An interesting study1 reports measurements by the authors of the terminal restriction fragments (TRF), a measure of average telomere size, in leukocyte DNA of ten patients with severe coronary artery disease (CAD), as compared to that in 20 controls without CAD. Although atherosclerotic plaques are focal, there is increasing evidence that systemic processes, such as inflammation and oxidative processes, also take place in patients with atherosclerosis. Hence, the authors of this study hypothesized that the presence of atherosclerosis could be marked by increased cell turnover and increased biological age in cell types other than those directly involved in the plaques.

Telomeres are structures at the ends of chromosomes that maintain the integrity of chromosomes by preventing chemical interactions between chromosome ends and by providing “handles” for the replication enzymes. Telomeres progressively shorten with repeated cell division, and senescence (end of cellular reproductive life) is reached when the telomeres shorten to a critical length. The authors examined whether patients with advanced CAD had systemic evidence of telomeric shortening compared with individuals without CAD.

They found that there was a highly significant effect of age on mean leukocyte TFR, with an average decrease in length equivalent to 35 (standard error = 4) base pairs (bp) per year of life. Adjusting for sex and age, patients with CAD had mean TRF lengths of 303 (standard error = 90) bp shorter than those of controls. On average, mean TRF length of leukocytes from individuals with CAD was similar to those without but who were 8.6 years older. The authors propose that the shorter leukocyte telomeres in patients with CAD reflect increased leukocyte turnover from the inflammation believed to occur in atherosclerosis.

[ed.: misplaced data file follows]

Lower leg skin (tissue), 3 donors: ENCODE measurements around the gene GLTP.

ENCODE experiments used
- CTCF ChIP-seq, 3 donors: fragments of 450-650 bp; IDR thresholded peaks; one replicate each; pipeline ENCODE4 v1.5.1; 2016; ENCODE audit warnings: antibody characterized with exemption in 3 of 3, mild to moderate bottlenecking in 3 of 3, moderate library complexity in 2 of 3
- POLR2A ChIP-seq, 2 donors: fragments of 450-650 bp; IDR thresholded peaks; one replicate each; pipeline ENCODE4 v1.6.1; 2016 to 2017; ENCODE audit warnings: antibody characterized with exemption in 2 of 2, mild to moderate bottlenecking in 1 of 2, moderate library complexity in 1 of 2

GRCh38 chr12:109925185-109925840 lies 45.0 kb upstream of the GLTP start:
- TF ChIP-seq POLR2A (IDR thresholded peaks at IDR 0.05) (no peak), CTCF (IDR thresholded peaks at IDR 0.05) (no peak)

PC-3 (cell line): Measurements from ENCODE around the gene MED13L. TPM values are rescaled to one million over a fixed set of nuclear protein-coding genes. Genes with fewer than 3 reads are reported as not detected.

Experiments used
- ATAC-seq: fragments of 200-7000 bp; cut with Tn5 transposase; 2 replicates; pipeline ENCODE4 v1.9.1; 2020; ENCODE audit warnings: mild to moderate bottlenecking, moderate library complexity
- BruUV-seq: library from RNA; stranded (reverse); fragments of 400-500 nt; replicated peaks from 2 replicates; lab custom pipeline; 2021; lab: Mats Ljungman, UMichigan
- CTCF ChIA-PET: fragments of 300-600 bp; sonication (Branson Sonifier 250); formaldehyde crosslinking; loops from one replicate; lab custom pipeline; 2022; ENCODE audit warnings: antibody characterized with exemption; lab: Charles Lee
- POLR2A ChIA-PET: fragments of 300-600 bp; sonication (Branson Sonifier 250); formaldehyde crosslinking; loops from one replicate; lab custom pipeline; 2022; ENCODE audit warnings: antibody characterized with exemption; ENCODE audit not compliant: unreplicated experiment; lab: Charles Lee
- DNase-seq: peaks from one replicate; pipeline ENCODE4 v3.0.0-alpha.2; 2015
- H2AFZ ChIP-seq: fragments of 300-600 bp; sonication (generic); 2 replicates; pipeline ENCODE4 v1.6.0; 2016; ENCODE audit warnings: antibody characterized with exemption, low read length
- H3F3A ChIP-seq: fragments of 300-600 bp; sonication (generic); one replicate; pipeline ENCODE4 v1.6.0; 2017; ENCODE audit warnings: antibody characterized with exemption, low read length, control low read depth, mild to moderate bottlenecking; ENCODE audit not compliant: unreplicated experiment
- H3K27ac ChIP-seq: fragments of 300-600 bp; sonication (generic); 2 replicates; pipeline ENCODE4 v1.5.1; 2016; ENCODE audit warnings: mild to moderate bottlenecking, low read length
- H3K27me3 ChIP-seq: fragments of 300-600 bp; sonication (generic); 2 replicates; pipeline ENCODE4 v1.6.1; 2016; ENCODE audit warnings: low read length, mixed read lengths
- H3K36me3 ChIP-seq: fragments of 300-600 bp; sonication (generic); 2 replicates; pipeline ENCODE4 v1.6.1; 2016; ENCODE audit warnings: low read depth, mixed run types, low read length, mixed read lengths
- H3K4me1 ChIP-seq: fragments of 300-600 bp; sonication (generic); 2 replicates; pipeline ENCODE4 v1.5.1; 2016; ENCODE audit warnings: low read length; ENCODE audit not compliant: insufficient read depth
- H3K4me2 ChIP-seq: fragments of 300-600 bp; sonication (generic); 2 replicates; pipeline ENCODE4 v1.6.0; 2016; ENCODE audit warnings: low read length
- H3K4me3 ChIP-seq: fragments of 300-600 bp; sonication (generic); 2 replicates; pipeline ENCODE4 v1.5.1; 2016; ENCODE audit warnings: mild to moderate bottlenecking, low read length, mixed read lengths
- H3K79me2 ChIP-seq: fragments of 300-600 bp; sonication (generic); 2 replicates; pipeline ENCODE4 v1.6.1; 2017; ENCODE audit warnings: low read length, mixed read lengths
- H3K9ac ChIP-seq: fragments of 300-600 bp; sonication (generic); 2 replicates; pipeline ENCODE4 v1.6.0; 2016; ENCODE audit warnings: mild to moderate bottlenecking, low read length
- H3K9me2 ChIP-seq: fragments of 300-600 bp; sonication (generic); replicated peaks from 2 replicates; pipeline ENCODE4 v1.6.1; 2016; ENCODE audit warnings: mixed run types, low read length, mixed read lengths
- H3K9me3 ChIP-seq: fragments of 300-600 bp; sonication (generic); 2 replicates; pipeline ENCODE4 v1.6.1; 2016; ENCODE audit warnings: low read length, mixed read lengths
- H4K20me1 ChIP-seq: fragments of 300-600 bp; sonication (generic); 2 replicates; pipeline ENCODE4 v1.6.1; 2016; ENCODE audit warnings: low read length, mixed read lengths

1. Samani et al., “Telomere shortening in atherosclerosis,” The Lancet 358:472-3 (2001).



A significant body of evidence has been developed linking increased COX-2 activity with cancer growth.1 COX-2 is an inducible form of cyclooxygenase that is expressed at sites of inflammation. A recent paper2 in FASEB Journal identifies vascular endothelial growth factor (VEGF), which stimulates the formation of blood vessels, as an inducer of COX-1 and COX-2. The same authors examined the effect of COX inhibitors in an in vitro angiogenesis model. Blood vessel growth, as measured by microtubule formation, was increased by exogenous VEGF and almost completely inhibited by the COX-1 inhibitor SC560, but was unaffected by the COX-2 inhibitor NS398.

In cultures of VEGF-treated endothelial cells, SC560 when applied alone was partially effective in inhibiting cell proliferation, while NS398 had no effect. However, when the COX-1 and COX-2 inhibitors were applied together, cell proliferation induced by VEGF was inhibited. A similar effect was seen with aspirin.

COX-2 inhibition has been reported to suppress growth in colon cancer cell lines and to induce apoptosis in some tumors. COX-2 is also expressed in the vasculature surrounding colon cancers and some evidence indicates that inhibition of COX-1 and COX-2 suppresses angiogenesis. The paper notes that several reports have shown an increase in cyclooxygenase activity in human endothelial cells treated with VEGF.

Natural COX Inhibitors